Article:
Sunday, February 24, 2008

Polled, Scurred and Horned

There are 3 different sets of genes that determine whether an animal will be polled, scurred or horned. Two of them can cause horns, and the other causes scurs. One of the horn genes, and the scur gene are both sex-linked, meaning that the genes are linked with the genes that determine the sex of an animal, and they express themselves differently in females than they do in males.

The first gene I will discuss is commonly found in Bos taurus cattle, that is the European and British breeds. This is the Polled gene, P and p. P is polled and p is horned. This gene is NOT sex-linked, and expresses itself in the same way in both male and female animals.

P is dominant, which means that as long as it is present the animal will be polled. PP and Pp animals are both polled in appearance, however Pp animals may pass on either P or p to their offspring. pp animals, are horned in appearance, and will always pass on the p gene to their offspring.

PP = Homozygous - Animal is Polled

Pp = Heterozygous - Animal is Polled

pp = Homozygous - Animal is Horned

A homozygous horned animal, in this animal the horns are present. Note the shape of the poll.

Another Homozygous horned animal, this animal has been dehorned, but again notice the shape of the poll.

This animal is heterozygous polled. She carries the horn gene, but since polled is dominant the animal is polled in appearance. Note the shape of the poll.

And finally, a Homozygous polled animal. Again note the shape of the poll.

As a side note, this gene is one that is known to mutate fairly frequently, which may result in the occaisonal polled animal being born to a horned animal.

The other horn (African horn gene) gene is known in Bos indicus animals, or breeds of Zebu type animals. Brahman animals may carry this gene. This gene IS sex-linked, and expresses iself differently in females than it does in males. It is written as Af and af. In females, Af is recessive, and requires that there be two copies of Af for the animal to be horned. However in males the gene is dominant, and only one copy of the gene is necessary for the trait to express.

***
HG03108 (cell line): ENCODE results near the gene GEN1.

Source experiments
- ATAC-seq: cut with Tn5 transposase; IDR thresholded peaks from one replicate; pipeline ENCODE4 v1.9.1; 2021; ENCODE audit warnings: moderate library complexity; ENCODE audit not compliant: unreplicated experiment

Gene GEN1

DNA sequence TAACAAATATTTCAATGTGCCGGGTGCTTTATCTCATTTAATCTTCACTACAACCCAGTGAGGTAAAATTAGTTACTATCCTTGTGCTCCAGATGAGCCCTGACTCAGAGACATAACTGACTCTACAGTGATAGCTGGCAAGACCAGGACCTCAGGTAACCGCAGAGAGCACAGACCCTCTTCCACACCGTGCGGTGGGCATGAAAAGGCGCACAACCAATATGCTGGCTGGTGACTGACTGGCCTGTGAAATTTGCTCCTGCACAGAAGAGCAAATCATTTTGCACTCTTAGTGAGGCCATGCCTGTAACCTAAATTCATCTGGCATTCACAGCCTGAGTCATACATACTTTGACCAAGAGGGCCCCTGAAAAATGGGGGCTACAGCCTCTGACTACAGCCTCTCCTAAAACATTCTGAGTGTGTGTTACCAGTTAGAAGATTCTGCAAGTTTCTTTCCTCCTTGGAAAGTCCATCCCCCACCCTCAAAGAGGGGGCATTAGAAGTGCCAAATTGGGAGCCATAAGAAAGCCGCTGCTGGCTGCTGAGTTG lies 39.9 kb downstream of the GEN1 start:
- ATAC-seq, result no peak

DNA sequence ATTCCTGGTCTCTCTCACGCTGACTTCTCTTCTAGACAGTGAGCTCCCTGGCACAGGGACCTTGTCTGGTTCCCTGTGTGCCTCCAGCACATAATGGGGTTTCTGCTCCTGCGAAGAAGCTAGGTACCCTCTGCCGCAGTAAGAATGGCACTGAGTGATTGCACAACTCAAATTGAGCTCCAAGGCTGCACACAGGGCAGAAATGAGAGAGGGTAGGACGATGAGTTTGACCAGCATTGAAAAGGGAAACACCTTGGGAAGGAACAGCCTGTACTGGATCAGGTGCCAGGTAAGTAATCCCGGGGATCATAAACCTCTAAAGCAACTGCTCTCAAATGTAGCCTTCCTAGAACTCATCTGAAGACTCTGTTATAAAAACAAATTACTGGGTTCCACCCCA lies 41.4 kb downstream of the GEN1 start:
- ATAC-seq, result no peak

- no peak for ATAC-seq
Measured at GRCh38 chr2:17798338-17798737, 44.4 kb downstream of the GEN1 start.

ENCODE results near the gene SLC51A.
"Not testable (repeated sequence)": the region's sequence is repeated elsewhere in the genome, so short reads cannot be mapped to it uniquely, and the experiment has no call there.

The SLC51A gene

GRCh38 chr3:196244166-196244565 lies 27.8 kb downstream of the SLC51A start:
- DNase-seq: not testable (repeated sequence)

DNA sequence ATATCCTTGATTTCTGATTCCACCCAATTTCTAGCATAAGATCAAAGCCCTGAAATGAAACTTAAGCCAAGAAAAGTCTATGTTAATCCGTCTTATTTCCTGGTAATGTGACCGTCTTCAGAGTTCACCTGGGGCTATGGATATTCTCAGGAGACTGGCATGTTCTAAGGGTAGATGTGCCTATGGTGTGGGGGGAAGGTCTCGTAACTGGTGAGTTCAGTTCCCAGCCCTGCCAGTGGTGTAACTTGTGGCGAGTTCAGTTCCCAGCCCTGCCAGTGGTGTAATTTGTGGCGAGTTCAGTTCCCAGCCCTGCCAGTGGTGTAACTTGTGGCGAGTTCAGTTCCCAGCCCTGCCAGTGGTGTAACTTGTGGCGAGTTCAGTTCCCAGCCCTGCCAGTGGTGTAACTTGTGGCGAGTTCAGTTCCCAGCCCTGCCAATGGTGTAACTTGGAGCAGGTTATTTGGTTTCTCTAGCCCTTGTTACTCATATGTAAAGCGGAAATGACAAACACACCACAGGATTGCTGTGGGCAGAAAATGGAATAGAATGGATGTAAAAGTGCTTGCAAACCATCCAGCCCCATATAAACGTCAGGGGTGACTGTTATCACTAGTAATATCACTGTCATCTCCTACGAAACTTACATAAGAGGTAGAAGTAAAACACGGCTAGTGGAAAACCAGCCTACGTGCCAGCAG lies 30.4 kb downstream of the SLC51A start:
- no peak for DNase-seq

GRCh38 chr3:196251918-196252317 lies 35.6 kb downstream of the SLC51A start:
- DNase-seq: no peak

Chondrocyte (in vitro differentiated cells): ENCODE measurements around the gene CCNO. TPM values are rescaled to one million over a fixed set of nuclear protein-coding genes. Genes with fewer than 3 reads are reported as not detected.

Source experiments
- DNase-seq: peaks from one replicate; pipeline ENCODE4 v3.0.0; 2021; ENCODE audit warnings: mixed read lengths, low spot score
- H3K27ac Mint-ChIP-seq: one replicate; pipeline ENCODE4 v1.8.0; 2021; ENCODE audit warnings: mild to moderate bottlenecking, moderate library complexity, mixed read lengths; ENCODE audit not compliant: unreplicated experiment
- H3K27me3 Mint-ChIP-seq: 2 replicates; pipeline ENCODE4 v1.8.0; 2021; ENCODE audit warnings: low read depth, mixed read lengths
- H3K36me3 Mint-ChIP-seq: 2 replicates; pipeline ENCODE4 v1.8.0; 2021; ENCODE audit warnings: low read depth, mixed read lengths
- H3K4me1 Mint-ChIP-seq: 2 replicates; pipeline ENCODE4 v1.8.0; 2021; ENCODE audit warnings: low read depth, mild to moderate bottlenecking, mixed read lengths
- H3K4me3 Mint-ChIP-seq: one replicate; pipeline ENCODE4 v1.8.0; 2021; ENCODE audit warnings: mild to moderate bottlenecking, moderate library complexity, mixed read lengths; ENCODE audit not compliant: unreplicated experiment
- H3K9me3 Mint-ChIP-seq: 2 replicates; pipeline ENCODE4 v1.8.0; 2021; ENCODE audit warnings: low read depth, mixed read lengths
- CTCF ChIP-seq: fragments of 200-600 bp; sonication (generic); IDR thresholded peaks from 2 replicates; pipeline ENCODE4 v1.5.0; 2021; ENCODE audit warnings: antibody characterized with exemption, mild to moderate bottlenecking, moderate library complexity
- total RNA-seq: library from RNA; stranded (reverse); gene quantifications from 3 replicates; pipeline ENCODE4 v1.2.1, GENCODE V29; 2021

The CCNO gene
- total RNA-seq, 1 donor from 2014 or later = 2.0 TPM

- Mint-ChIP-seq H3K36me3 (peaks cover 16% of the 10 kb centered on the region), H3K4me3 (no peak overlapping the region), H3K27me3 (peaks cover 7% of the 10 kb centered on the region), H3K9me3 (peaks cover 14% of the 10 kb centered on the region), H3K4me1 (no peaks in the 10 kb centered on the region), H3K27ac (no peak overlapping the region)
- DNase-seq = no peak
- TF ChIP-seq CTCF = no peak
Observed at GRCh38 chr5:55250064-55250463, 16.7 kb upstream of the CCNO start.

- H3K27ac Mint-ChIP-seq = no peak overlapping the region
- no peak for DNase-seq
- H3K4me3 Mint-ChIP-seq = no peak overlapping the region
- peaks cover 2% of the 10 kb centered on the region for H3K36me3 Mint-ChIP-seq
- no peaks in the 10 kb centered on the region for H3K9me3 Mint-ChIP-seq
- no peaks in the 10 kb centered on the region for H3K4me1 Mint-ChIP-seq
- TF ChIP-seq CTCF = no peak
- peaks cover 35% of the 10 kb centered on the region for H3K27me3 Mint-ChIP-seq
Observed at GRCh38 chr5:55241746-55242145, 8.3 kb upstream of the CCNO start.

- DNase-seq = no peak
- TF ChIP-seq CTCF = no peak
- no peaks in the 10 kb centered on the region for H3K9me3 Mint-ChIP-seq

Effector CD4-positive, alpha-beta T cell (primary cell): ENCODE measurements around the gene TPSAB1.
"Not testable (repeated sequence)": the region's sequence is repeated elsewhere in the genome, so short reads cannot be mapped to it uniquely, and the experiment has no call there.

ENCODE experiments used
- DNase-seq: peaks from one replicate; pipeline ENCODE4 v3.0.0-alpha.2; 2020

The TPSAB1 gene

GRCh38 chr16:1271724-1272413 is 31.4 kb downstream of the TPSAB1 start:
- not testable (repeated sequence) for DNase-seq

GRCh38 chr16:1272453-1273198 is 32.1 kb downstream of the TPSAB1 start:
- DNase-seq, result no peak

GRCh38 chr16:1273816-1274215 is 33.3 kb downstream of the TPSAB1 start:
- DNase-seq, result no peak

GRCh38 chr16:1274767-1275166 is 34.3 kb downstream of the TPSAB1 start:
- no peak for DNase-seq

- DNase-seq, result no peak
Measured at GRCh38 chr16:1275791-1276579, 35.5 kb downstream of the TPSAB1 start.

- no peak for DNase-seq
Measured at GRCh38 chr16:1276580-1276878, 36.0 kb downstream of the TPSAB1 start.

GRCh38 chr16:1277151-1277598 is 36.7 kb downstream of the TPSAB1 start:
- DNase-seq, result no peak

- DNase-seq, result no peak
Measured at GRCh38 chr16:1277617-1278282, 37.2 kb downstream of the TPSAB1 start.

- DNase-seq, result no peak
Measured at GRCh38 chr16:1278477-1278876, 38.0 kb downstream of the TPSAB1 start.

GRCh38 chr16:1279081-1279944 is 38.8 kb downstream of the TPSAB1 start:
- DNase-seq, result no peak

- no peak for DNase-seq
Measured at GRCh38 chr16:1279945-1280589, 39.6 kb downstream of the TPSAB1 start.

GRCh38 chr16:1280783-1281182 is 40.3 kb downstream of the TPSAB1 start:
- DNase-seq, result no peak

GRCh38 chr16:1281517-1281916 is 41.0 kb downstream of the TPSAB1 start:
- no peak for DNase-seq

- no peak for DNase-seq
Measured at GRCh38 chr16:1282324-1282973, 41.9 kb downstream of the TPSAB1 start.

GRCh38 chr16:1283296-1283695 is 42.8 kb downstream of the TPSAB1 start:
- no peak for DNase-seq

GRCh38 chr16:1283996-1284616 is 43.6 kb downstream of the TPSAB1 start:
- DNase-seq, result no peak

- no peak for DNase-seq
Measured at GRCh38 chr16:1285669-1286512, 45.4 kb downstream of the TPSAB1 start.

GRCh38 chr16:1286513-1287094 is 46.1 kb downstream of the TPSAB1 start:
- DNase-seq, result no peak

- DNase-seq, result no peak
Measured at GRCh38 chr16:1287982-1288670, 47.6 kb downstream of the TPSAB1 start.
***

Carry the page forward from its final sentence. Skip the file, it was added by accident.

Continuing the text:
In males
AfAf = Homozygous - The animal is Horned

Afaf = Heterozygous - The animal is Horned

afaf = Homozygous - The animal is Polled

In females
AfAf = Homozygous - The animal is Horned

Afaf = Heterozygous - The animal is Polled

afaf = Homozygous - The animal is Polled

A horned female will always give birth to a horned male, however, her female calves may or may not be horned, depending on what gene was passed on from the sire.

The final option for horn like growths is the scurred gene. Scurs are a hornlike growth that are loosely attached to the head. This gene, is thought to work the same way as the Af gene. With the belief that for a male that is heterozygous for the Sc gene to express scurs, he needs to also carry a copy of the p gene. Sc is recessive to the p gene, where a horned animal may be scurred, but they will not be expressed.

So in males
ScSc = Homozygous - Animal is Scurred

Scsc = Heterozygous - Animal is Scurred, although it is believed that HE must also carry a copy of p

scsc = Homozygous - Animal is Polled

In females
ScSc = Homozygous - Animal is SCURRED

Scsc = Heterozygous - Animal is Polled

scsc = Homozygous - Animal is Polled

Again, a Homozygous female should always have a scurred male calf, and her female calves may or may not be scurred, depending on the sire.

In the case of these three genes an animal may possibly carry or even be homozygous for the horn gene, the African horn gene and the scur gene.

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